Sheldon Teare is rapt in concentration as he uses a mini dental vacuum to suck the dust off every feather on a century-old male peacock that sits more than a metre tall on his desk.
“We wear gloves because some of these animals were preserved using arsenic,” he says. “We also have to ensure every feather is smooth, not ruffled or unzipped.” The final stage is to paint the feathers with water and a thickening agent, using blotting paper to draw off any residual dust.
Teare is one of Australian Museum’s six Natural History Conservators preparing, cleaning, restoring and documenting 220 objects for display in the soon-to-be-unveiled exhibition 200 Treasures of the Australian Museum in Australia’s first museum gallery, the Westpac Long Gallery.
Opening 14 October, the exhibition will showcase 100 invaluable treasures from the AM’s world-class collection, and the stories of 100 people who have had a profound influence on the nation.
The 100 objects have been selected not only for their uniqueness, cultural significance, scientific value or beauty but for the captivating stories they tell, when and how they were discovered and their relationships with other items in the museum. An additional 120 complementary specimens will be on display, adding to the richness of these hidden stories.
And while our Conservators work on restoring and preserving, Exhibition Project Manager Fran Dorey has been driving the exhibition design, content and planning process since the end of 2014.
“The point is that the gallery is not frozen in the past but has evolved and adapted over 150 years,” she says. “The gallery will pay tribute to the past but embrace the future – enhanced with technology such as video, audio and interactive touch screens.”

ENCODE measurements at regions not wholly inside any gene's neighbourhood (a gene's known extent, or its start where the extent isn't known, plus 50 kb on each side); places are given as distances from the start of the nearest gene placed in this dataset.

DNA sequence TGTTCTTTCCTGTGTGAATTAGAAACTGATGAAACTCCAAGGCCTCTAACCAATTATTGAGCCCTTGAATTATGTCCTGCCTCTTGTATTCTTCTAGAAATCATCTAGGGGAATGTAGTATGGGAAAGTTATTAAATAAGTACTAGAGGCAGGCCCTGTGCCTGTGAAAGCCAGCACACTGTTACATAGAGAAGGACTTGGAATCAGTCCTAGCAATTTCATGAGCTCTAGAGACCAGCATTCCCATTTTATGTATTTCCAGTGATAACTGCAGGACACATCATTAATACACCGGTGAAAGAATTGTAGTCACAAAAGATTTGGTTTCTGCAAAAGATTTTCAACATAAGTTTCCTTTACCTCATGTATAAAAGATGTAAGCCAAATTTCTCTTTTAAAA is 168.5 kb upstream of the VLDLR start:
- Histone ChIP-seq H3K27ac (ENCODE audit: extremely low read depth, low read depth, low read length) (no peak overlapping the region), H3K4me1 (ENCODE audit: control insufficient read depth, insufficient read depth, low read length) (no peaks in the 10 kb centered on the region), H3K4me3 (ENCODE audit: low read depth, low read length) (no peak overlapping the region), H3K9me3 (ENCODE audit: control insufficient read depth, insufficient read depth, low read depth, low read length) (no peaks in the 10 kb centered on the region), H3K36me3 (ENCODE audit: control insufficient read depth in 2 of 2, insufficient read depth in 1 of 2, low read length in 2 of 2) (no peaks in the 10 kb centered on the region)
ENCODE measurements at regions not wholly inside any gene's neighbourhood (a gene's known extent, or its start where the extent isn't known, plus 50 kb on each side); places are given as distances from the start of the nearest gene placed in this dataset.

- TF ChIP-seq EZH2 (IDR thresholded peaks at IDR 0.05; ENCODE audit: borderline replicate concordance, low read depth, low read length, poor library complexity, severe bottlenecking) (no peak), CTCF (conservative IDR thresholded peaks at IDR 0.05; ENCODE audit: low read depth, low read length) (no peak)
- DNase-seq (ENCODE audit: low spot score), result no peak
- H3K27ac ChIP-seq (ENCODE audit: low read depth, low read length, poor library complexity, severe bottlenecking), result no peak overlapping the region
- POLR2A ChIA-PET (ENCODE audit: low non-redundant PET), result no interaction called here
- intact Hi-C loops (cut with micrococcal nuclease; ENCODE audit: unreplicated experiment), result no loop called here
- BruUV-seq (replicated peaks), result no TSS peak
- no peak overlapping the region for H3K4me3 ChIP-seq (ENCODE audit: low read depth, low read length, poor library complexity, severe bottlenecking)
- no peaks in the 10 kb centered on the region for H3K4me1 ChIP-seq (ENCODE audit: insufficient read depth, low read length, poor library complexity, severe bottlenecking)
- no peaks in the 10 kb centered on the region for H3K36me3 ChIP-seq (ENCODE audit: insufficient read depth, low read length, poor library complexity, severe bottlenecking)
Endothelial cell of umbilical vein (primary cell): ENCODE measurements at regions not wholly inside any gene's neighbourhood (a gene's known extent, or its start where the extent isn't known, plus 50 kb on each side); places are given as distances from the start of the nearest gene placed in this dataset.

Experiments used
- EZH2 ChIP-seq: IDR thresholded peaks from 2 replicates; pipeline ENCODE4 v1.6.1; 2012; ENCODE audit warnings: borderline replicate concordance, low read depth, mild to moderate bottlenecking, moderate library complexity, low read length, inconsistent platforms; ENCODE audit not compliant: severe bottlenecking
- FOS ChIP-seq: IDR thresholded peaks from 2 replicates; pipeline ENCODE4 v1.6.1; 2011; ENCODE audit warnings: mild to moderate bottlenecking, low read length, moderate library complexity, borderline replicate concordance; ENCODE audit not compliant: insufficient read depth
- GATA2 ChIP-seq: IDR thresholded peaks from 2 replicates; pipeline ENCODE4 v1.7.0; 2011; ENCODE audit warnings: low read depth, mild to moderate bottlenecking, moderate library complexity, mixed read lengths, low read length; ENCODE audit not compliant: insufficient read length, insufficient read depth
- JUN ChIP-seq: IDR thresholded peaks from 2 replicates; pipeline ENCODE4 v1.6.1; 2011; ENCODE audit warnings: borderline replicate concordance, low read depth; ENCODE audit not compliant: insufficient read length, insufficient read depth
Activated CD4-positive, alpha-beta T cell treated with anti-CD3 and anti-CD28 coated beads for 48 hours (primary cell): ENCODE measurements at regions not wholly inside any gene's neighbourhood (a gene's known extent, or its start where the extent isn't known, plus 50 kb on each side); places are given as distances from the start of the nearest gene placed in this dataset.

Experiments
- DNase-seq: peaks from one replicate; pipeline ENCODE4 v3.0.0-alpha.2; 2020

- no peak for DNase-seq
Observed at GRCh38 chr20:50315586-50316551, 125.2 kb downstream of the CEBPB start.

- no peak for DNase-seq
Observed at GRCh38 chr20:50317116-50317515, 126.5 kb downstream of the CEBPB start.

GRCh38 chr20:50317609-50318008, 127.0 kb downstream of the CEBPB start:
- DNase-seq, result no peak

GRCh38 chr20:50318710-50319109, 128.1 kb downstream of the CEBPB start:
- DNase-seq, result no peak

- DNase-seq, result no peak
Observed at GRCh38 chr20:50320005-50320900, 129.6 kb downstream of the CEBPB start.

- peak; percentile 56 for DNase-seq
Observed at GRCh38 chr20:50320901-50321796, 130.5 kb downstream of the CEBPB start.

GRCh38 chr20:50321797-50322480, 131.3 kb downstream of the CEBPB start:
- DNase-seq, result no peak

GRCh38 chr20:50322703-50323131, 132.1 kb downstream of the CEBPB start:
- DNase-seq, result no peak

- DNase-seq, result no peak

Aaron Maestri, the AM’s Exhibition Designer and the project’s visionary, used a 3D printer to create a model the size of a doll’s house of the Westpac Long Gallery, which helped him figure out where and how all the display cases (purpose-built in Italy) will sit.
The gallery is a great example of Victorian architecture of the time, similar to the GPO and the grand bank buildings, but the original design has been obscured by additions and alterations over the years,” Maestri says. “While we have worked with a heritage architect to restore the gallery’s original structure, we are definitely bringing the exhibition design into the 21st century; it is lean and modern but retains the solidness of its history. Aaron Maestri
A glimpse of the Treasures
Eric the pliosaur was found in 1987 by opal miner Joe Vida. Pliosaurs are short-necked plesiosaurs, aquatic carnivorous reptiles that lived in the Jurassic and Cretaceous periods (about 200–66 million years ago). Eric’s bones – as well as the tiny fossilised bones of fish inside his stomach – opalised as he was preserved in the sandstone.
Archaeologists excavated this Egyptian mummy (below) from a tomb in Thebes (modern-day Luxor). The mummy is wrapped in fragile linen and is lying in a wooden coffin, painted with devotional scenes. Originally, AM scientists believed it contained a man. Then in 2004, a computed tomography (CT) scan at Royal Prince Alfred Hospital revealed the mummy actually held the body of a woman, mummified 2,200 years ago.
The First Australian Banknote (below) which reappeared mysteriously in Scotland – is one of an unknown number of notes the Bank of New South Wales issued on its first day of operation on the 8th April 1817. The Sydney Gazette, the colony’s first newspaper, printed the note from a copperplate etching made by a local craftsman-engraver.
This kipuka or feathered cape (below) was given to Captain Cook on his third – and fatal – Pacific voyage by Ali’i (chief) Kalani’opu’u, as an official welcome to Hawaii in December 1778 or January 1779. Rulers wore this kipuka for ceremonies and in battle. The cape is made from woven olana fibre and its plumage comes from a red-feathered I’iwi honeyeater, a yellow o’o moho and mamo, and a black cockerel.
The exhibition will also tell the stories of 100 legendary Australians. A selection committee of people with diverse interests has curated the list, which will be revealed in full at opening, but includes the likes of cricketer Sir Donald Bradman, soprano Dame Nellie Melba and Indigneous olympian Cathy Freeman.
200 Treasures of the Australian Museum in the Westpac Long Gallery will open to the public 14 October 2017.